Recorded on May 16, 2000 at Acoustic Recording, Brooklyn, NY
Conference Call is a quartet made up of reed and woodwind master Gebhard Ullmann, bassist Joe Fonda, the criminally under-recorded pianist Michael Jefry Stevens, and drummer Matt Wilson. This date is not a session by a group of musicians who've adopted a moniker, but a full-on working band who rehearses, composes, and plays together as often as it can since each member is a working soloist in his own right. The prime directive here is, not unexpectedly, Ullmann's intense and fluid sense of off-kilter lyricism. His seamless approach to the horn and staggered sense of open harmonics and tonal structuralism are ever-present. What is surprising is his pairing with Stevens on the front line. Stevens is a knotty pianist whose influences are Cecil Taylor, Bill Evans, Andrew Hill, McCoy Tyner and Horace Silver. His stunning architectural renderings of vast, previously unshaped chords; minor shadings; and furious ostinato are tremendous solo gifts, but in this ensemble, they create a wide and deep floor for not only Ullmann as a soloist, but for the rhythm section as well. What's more, Stevens provides the necessary punch and clamor for the band to swing unencumbered by their considerably complex improvisational style, which is often slipped inside a scored section or bridge. A fine example is "Could This Be a Polka," an effortless series of off-minor piano phrases strung together by the bassline and loped into a melody by Ullmann's gorgeous restraint and willingness to turn the harmony inside out in an even exchange with the impressionistically beautiful melody. Elsewhere, the band's theme, written by Ullmann, features all of the band's intensity and tension in a furiously paced, yet wonderfully rendered melodic architecture of tonal inquiry and multi-scalar invention. But it is Stevens' shimmering balladry on "Liquid Cage" that brings all of the band's influences into play. There is the sense of silence and tension as compositional elements a' la Morton Feldman, the notion of tonality itself as a construct of not only sonic dimension, but metaphysical space as well. The idea that rhythm can exist in a melody this intricate and subtle is revolutionary, but Fonda and Wilson carve out a space in inner space and inform and extend the improvisational structures that emanate from the heart of Stevens' gloriously restrained pianism. This is a remarkable record with a surprise at the end that will leave the listener wondering why this band isn't headlining festivals all over the world.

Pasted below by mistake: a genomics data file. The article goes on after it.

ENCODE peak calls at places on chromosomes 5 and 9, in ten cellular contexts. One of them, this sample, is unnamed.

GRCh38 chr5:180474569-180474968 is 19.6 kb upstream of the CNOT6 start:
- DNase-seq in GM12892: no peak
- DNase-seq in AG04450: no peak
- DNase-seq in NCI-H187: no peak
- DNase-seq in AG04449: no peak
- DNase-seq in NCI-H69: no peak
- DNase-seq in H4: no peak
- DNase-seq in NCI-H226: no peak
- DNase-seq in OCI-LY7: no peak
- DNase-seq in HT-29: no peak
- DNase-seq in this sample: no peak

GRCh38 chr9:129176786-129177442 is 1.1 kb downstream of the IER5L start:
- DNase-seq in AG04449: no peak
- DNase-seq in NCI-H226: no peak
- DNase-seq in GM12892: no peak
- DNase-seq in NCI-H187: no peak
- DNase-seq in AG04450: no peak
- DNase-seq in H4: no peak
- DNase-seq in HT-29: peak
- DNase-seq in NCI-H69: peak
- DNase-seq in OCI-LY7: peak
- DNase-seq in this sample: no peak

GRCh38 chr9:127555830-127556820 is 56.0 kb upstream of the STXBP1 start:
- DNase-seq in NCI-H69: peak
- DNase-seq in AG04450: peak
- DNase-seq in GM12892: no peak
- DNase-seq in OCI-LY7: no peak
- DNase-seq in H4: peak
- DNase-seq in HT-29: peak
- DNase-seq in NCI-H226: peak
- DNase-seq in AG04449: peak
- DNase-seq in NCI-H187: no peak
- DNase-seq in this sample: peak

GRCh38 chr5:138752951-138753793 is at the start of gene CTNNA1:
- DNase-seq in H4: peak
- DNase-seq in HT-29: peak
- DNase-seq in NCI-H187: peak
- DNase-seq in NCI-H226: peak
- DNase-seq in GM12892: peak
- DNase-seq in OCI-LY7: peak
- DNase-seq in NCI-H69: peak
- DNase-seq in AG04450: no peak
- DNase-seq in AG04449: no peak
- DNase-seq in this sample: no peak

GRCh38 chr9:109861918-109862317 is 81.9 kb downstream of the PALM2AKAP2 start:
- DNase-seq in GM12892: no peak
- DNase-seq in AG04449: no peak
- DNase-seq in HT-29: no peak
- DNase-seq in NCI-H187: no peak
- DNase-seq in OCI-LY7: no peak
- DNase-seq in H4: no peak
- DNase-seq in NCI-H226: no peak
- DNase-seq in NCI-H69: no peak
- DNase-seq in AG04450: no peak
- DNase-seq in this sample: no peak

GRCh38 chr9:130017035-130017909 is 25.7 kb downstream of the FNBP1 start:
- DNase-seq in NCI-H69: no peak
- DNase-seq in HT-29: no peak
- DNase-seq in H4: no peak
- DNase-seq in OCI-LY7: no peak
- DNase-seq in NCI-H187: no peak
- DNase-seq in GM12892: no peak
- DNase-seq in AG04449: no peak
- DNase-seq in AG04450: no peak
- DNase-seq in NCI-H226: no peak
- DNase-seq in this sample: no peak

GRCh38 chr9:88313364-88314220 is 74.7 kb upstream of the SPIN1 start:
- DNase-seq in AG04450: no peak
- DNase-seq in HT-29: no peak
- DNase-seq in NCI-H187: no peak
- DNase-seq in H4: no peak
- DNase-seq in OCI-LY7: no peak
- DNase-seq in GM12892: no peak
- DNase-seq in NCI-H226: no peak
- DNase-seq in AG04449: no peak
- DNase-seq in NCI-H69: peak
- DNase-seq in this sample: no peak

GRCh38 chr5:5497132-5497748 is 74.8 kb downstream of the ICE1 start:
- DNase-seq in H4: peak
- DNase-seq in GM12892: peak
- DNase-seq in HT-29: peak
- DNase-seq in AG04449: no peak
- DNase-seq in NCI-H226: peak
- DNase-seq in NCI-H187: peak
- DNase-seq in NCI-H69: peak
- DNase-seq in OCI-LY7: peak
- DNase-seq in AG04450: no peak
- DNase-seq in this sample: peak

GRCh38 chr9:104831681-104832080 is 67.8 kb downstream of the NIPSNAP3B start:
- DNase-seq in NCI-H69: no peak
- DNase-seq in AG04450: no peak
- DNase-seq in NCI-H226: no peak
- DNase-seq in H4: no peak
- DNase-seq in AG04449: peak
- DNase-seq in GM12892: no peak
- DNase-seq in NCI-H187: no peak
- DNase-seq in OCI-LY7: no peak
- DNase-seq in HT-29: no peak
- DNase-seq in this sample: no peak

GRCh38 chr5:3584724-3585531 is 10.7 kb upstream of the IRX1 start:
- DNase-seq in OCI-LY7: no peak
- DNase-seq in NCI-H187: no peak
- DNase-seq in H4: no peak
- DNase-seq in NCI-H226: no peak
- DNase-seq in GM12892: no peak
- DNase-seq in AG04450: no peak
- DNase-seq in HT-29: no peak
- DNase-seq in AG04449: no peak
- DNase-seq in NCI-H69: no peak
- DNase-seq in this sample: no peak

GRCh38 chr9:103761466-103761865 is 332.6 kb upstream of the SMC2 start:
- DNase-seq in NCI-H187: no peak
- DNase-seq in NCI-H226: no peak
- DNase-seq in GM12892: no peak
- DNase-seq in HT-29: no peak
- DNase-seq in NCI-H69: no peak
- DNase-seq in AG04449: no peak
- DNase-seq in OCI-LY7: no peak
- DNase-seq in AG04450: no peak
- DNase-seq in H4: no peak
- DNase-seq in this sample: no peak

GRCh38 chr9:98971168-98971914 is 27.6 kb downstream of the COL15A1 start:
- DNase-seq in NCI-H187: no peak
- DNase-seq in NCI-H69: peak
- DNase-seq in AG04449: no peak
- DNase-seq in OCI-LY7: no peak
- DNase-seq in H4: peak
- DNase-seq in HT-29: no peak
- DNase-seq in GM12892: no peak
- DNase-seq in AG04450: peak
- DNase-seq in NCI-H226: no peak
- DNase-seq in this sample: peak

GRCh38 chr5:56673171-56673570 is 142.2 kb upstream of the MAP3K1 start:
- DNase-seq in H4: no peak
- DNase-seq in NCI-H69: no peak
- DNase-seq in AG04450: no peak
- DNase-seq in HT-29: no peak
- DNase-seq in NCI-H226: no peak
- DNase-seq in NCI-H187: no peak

All Music Guide